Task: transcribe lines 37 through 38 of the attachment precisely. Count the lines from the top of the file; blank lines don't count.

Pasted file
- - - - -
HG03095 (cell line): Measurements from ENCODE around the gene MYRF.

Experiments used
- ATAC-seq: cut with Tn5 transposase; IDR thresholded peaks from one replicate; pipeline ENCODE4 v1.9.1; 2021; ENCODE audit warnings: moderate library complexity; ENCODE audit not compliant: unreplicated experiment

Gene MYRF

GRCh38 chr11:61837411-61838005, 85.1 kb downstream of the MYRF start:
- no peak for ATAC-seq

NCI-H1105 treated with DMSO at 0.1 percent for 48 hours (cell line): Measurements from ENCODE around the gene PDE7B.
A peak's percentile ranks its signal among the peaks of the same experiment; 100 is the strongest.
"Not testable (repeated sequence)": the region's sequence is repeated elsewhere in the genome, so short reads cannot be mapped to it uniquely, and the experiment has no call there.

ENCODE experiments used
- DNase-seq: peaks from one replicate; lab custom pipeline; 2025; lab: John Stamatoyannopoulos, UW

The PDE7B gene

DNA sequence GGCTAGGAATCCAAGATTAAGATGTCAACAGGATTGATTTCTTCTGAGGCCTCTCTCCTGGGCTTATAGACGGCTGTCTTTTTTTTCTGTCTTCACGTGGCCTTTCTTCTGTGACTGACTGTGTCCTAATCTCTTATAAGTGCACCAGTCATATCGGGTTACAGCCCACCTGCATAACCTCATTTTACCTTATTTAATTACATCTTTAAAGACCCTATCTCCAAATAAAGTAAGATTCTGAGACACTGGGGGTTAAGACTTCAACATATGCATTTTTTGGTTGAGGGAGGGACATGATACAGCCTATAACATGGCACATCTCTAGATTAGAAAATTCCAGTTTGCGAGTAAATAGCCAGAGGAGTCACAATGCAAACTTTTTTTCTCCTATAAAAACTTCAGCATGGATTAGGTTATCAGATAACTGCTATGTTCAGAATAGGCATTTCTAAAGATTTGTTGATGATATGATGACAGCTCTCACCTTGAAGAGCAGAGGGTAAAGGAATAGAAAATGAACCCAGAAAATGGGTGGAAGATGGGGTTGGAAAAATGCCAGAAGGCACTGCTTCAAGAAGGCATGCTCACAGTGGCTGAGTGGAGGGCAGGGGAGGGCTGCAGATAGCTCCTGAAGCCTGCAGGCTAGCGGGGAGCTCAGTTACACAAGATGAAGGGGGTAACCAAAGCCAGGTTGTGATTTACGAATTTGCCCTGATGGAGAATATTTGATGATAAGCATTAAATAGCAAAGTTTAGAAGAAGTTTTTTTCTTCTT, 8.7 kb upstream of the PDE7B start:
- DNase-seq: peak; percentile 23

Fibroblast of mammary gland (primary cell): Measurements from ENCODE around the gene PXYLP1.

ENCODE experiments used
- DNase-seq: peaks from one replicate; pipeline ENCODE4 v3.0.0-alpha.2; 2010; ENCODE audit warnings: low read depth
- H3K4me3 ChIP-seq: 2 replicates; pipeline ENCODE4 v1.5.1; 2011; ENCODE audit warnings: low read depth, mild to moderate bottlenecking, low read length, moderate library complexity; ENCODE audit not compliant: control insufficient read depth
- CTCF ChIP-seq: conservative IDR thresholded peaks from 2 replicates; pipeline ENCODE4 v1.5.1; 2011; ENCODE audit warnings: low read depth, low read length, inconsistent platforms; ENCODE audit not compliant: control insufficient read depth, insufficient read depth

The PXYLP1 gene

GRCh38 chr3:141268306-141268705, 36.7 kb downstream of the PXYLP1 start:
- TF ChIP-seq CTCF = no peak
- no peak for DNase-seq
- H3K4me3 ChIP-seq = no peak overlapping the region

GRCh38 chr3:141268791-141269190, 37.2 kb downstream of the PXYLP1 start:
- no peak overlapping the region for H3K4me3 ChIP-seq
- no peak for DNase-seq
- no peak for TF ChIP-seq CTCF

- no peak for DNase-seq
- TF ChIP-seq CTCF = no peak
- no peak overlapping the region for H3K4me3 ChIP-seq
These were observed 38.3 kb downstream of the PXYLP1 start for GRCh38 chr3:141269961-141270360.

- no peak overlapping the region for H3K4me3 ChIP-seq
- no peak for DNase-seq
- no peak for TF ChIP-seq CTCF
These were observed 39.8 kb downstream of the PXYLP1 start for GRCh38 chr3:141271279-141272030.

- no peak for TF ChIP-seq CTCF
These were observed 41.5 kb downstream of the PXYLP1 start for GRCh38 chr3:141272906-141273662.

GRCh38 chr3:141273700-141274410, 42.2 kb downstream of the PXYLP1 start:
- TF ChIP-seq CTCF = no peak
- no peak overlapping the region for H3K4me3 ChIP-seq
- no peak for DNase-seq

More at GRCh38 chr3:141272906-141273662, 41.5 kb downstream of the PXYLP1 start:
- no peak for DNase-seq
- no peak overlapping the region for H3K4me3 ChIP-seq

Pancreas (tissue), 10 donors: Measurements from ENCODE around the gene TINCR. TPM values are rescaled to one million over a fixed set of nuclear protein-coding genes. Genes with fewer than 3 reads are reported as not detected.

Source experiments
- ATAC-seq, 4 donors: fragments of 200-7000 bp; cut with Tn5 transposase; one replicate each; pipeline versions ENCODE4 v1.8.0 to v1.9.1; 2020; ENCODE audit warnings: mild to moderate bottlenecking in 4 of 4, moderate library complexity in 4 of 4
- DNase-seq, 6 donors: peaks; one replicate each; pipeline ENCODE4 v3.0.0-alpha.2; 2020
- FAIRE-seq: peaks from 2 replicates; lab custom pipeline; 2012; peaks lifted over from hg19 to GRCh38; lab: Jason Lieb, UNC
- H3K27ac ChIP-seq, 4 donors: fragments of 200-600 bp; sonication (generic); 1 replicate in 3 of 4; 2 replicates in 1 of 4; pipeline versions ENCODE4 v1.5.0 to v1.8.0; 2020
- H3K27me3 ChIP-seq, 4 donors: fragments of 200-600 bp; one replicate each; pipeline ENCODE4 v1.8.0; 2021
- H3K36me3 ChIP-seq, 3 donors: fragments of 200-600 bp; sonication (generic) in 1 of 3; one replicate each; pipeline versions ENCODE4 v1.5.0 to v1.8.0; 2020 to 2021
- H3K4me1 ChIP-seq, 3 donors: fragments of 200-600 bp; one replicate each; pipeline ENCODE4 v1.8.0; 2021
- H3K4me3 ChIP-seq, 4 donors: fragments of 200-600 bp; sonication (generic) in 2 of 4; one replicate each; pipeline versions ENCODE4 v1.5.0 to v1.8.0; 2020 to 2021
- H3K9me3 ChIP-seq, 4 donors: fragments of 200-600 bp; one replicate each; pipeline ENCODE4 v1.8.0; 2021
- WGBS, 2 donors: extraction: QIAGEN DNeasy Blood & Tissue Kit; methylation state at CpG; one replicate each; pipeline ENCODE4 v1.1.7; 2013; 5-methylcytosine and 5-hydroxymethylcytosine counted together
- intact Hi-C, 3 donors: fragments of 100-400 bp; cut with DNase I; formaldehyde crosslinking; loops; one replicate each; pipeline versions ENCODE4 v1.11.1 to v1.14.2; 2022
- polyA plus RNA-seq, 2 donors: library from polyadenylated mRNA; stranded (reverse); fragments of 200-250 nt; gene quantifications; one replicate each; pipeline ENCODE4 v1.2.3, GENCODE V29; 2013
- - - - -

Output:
- no peak for TF ChIP-seq CTCF
These were observed 41.5 kb downstream of the PXYLP1 start for GRCh38 chr3:141272906-141273662.